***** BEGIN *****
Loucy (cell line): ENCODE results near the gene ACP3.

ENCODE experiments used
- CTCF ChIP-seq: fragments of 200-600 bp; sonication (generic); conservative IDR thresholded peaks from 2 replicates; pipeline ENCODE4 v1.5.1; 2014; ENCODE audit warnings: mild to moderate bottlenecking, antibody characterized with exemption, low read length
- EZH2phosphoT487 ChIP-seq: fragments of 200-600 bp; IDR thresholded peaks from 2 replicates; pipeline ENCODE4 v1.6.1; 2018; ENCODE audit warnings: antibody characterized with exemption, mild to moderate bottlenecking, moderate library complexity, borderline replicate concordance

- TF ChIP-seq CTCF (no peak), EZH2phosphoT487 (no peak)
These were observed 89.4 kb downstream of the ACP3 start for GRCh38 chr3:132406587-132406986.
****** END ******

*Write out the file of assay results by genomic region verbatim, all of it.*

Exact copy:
Loucy (cell line): ENCODE results near the gene ACP3.

ENCODE experiments used
- CTCF ChIP-seq: fragments of 200-600 bp; sonication (generic); conservative IDR thresholded peaks from 2 replicates; pipeline ENCODE4 v1.5.1; 2014; ENCODE audit warnings: mild to moderate bottlenecking, antibody characterized with exemption, low read length
- EZH2phosphoT487 ChIP-seq: fragments of 200-600 bp; IDR thresholded peaks from 2 replicates; pipeline ENCODE4 v1.6.1; 2018; ENCODE audit warnings: antibody characterized with exemption, mild to moderate bottlenecking, moderate library complexity, borderline replicate concordance

- TF ChIP-seq CTCF (no peak), EZH2phosphoT487 (no peak)
These were observed 89.4 kb downstream of the ACP3 start for GRCh38 chr3:132406587-132406986.